# Show that the torsion satisfies $\tau(s)=\frac{-\alpha'(s)\wedge\alpha''(s)\cdot\alpha'''(s)}{|\kappa(s)|^2}$

Let $$\alpha:I\rightarrow\mathbb{R}^{3}$$ a curve parametrized by arc lenght $$s$$. Denote by $$t(s)=\alpha'(s)$$ the tangent vector, $$\kappa(s)=|\alpha'(s)|$$ the curvature, $$n(s)=\alpha''(s)/\kappa(s)$$ the normal vector, $$b(s)=t(s)\wedge n(s)$$ the binormal vector. The torsion is the number $$\tau(s)$$ such that $$b'(s)=\tau(s)n(s).$$

I need to show that $$\tau(s)=\frac{-\alpha'(s)\wedge\alpha''(s)\cdot\alpha'''(s)}{|\kappa(s)|^2}$$.

$$\frac{-\alpha'(s)\wedge\alpha''(s)\cdot\alpha'''(s)}{|\kappa(s)|^2}n(s)= \frac{-t(s)\wedge n(s)\cdot\alpha'''(s)}{\kappa(s)}n(s),$$

and, since $$b'(s)=t'(s)\wedge n(s)+t(s)\wedge n'(s),$$ I need to prove that

$$\frac{-t(s)\wedge n(s)\cdot\alpha'''(s)}{\kappa(s)}n(s)=t'(s)\wedge n(s)+t(s)\wedge n'(s).$$

How can I do that?

By definition, $$\alpha'(s) = t(s) ,$$ and differentiating twice, $$\alpha''(s) = t'(s) = \kappa(s) n(s) \\ \alpha'''(s) = \kappa'(s) n(s) + \kappa(s) n'(s) .$$ We can find what $$n'$$ is: \begin{align} n \cdot n &= 1 \implies 0 = (n \cdot n)' = n \cdot n' \\ n \cdot t &= 0 \implies 0 = (n \cdot t)' = n' \cdot t + n \cdot t' = n' \cdot t + \kappa n \cdot n = n' \cdot t + \kappa \\ n \cdot b &= 0 \implies 0 = (n \cdot b)' = n' \cdot b + n \cdot b' = n' \cdot b + \tau \end{align} so $$n' = -\kappa t - \tau b$$, one of the Frenet–Serret formulae (note that Wikipedia uses a different, more common convention that $$b' = -\tau n$$). Thus, $$\alpha'''(s) = \kappa'(s) n(s) - \kappa(s)^2 t(s) - \kappa(s)\tau(s)b(s)$$ If we now compute the triple product of the first three derivatives, we find $$\alpha'(s) \times \alpha''(s) = \kappa(s) b(s),$$ so $$(\alpha'(s) \times \alpha''(s)) \cdot \alpha'''(s) = -\kappa(s)^2 \tau(s),$$ whence the result. The key here is to work either completely in terms of $$\alpha$$, or completely in terms of $$t,n,b$$: mixing them tends to be confusing.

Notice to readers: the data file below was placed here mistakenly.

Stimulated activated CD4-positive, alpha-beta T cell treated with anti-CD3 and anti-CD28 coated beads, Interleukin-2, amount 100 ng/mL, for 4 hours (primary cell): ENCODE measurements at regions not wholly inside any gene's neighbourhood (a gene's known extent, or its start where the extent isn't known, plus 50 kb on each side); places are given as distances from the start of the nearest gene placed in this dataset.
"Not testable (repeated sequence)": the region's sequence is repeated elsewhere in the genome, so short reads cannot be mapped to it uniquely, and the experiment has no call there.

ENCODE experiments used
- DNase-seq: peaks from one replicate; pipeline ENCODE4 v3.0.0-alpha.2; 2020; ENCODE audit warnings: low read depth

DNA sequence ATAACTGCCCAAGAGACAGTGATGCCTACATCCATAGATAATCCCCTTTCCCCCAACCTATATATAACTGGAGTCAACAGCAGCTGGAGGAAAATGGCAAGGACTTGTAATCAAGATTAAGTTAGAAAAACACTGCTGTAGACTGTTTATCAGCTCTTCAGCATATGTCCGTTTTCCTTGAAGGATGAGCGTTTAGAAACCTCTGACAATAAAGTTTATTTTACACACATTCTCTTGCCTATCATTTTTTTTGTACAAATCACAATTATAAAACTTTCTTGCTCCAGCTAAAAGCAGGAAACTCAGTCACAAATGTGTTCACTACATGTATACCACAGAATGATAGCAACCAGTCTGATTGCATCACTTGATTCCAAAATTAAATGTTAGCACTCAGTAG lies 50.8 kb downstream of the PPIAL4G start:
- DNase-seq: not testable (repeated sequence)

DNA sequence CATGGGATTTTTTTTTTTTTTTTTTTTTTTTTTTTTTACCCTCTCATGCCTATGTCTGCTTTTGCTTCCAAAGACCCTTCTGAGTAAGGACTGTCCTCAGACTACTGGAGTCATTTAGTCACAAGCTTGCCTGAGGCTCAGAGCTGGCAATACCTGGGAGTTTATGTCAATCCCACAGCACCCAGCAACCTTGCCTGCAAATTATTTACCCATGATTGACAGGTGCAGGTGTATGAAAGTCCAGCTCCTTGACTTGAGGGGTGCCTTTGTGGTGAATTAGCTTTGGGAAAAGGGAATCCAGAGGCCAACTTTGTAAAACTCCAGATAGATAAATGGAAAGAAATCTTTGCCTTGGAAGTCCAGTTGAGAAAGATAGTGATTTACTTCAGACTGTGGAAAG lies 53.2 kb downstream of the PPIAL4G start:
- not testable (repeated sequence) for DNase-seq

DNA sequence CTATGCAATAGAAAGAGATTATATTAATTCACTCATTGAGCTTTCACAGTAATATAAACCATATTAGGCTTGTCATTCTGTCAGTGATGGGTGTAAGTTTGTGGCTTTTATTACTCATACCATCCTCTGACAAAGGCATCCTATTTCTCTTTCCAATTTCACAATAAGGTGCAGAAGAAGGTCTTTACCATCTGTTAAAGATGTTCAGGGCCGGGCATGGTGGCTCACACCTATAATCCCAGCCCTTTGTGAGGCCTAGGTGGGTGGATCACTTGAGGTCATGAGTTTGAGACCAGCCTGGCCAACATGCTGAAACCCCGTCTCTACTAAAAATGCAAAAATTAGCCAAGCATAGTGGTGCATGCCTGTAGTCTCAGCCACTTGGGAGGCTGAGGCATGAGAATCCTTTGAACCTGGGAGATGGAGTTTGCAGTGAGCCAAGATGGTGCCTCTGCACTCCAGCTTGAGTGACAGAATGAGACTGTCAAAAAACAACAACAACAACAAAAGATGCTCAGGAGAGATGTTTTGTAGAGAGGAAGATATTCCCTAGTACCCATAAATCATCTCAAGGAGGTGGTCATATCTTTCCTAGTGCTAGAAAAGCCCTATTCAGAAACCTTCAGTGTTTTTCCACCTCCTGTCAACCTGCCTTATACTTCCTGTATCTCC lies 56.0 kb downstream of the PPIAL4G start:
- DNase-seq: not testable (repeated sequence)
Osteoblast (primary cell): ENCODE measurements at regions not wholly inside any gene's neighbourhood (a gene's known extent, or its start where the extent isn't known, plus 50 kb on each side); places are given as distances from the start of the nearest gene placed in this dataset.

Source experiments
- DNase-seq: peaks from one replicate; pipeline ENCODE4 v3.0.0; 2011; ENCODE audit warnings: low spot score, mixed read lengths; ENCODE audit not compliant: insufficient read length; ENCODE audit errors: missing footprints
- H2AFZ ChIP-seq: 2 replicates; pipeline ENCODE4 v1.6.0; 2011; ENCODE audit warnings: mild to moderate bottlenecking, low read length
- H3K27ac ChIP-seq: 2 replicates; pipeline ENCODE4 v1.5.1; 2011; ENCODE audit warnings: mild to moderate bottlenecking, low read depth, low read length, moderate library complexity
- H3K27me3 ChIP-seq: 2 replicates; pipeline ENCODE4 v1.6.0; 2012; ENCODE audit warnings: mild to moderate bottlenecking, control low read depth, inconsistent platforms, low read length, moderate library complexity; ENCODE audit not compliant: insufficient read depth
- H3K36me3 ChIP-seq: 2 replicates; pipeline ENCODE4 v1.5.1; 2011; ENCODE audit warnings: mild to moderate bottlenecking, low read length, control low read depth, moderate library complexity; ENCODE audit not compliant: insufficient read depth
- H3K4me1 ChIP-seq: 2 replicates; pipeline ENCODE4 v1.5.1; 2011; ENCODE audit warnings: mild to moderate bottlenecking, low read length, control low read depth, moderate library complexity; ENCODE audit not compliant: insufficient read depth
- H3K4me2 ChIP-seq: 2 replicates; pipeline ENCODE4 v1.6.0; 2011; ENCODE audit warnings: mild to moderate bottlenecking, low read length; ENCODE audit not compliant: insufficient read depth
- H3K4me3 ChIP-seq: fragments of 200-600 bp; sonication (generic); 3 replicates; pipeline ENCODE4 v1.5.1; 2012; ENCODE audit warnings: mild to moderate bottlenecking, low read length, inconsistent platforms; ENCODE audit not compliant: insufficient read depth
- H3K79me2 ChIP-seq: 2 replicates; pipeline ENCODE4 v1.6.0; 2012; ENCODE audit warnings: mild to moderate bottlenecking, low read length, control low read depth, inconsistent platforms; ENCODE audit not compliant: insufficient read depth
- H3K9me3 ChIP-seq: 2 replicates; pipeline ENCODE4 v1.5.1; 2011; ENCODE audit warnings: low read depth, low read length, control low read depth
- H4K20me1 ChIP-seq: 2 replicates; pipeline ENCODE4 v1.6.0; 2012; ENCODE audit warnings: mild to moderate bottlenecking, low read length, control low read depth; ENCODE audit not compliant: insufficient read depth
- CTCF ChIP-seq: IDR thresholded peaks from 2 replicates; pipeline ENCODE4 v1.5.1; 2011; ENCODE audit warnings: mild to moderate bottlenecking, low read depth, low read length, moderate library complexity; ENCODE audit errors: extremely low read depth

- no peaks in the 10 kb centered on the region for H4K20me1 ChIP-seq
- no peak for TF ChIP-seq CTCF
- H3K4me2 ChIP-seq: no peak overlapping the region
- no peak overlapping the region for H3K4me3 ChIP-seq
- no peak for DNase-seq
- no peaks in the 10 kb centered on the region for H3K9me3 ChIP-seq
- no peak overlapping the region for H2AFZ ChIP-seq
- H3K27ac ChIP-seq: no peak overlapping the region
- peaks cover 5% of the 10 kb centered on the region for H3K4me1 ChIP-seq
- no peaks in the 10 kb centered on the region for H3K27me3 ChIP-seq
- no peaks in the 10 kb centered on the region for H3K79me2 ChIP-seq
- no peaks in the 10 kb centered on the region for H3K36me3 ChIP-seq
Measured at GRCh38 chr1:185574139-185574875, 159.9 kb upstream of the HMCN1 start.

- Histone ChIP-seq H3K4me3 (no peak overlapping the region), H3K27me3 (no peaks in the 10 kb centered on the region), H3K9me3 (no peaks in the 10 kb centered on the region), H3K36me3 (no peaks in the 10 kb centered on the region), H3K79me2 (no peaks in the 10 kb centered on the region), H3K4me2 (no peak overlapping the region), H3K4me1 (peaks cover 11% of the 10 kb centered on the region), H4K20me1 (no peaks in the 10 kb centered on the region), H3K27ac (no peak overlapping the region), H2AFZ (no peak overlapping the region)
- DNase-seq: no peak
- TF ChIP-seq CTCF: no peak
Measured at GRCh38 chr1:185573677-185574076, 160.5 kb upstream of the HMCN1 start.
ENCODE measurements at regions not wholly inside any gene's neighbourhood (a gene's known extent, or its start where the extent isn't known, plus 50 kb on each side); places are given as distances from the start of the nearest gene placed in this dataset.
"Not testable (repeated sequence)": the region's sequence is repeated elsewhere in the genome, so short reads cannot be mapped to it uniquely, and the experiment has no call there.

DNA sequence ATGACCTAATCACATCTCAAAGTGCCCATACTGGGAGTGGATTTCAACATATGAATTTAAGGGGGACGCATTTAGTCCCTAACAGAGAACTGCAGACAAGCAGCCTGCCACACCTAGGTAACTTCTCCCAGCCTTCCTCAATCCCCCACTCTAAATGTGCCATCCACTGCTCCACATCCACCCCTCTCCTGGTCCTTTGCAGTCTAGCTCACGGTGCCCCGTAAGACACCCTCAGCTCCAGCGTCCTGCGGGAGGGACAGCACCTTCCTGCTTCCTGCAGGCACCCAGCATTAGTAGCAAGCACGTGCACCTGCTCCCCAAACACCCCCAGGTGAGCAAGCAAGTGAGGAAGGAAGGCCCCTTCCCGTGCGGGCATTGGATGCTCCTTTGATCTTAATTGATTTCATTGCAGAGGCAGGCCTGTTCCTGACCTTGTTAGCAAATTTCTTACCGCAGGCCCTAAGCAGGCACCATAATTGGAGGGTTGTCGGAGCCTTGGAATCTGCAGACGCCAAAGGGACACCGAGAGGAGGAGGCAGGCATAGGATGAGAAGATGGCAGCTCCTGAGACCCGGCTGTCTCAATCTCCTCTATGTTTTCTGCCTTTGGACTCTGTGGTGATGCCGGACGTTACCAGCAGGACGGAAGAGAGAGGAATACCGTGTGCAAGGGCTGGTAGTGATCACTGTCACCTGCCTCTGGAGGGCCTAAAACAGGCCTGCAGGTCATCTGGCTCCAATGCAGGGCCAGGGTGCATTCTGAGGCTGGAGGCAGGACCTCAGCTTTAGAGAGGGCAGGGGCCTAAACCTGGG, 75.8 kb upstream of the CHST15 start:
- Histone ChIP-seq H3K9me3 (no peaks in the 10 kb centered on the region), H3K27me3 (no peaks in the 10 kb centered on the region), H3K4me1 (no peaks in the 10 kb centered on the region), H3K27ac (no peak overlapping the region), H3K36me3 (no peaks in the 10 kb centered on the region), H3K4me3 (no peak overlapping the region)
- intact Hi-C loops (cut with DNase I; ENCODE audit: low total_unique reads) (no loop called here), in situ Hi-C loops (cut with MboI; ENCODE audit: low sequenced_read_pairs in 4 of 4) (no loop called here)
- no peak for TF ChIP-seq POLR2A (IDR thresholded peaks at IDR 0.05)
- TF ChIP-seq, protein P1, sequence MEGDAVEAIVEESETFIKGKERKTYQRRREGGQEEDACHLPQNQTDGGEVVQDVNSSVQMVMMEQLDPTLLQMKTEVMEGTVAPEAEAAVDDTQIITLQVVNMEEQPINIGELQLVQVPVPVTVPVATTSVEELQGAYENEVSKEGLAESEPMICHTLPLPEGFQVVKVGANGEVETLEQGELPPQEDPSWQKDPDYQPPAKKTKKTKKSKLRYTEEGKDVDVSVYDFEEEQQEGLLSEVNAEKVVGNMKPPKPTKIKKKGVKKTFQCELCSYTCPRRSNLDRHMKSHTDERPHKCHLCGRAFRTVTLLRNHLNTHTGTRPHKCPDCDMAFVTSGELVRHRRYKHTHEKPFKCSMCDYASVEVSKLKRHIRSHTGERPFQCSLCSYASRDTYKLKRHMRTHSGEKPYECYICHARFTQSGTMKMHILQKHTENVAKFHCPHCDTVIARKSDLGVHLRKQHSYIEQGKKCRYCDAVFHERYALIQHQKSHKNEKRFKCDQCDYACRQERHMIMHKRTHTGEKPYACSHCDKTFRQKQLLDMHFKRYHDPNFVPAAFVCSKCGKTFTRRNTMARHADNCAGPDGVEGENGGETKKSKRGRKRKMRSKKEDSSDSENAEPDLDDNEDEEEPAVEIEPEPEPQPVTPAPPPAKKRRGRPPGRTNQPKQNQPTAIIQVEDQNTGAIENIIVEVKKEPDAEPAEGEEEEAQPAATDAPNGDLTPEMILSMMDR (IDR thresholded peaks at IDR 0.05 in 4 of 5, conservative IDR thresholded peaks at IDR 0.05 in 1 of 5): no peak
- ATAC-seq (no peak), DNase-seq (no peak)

You can just calculate that $$\alpha'''=\left(\kappa N\right)'=\kappa N'+\kappa' N=\kappa \tau B+\cdots,$$ using the Frenet equations. We only care about the $$B$$ component due to the dot product we want to take. Hence, $$(\alpha'\times\alpha'')\cdot\alpha'''=\kappa^2\tau\implies \tau=\frac{(\alpha'\times\alpha'')\cdot\alpha'''}{\kappa^2}.$$
EDIT: Typically, one defines $$\tau$$ by $$B'=-\tau N.$$ I see now that you are using $$B'=\tau N.$$ In this case, the Frenet equations have some sign changes. Taking this into account, you get that $$\alpha'''=-\kappa\tau B+\cdots,$$ and taking the dot product gives $$(\alpha'\times\alpha'')\cdot\alpha'''=-\kappa^2\tau,$$ or $$\tau=-\frac{(\alpha'\times\alpha'')\cdot\alpha'''}{\kappa^2}.$$